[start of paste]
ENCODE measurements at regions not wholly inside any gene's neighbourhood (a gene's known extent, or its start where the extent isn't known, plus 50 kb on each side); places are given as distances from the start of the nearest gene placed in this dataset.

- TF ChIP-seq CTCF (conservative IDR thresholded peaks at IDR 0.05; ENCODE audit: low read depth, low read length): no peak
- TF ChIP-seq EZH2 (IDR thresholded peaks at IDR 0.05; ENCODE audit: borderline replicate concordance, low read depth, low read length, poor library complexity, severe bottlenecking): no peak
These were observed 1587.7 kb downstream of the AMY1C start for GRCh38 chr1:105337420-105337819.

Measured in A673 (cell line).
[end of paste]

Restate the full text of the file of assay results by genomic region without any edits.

ENCODE measurements at regions not wholly inside any gene's neighbourhood (a gene's known extent, or its start where the extent isn't known, plus 50 kb on each side); places are given as distances from the start of the nearest gene placed in this dataset.

- TF ChIP-seq CTCF (conservative IDR thresholded peaks at IDR 0.05; ENCODE audit: low read depth, low read length): no peak
- TF ChIP-seq EZH2 (IDR thresholded peaks at IDR 0.05; ENCODE audit: borderline replicate concordance, low read depth, low read length, poor library complexity, severe bottlenecking): no peak
These were observed 1587.7 kb downstream of the AMY1C start for GRCh38 chr1:105337420-105337819.

Measured in A673 (cell line).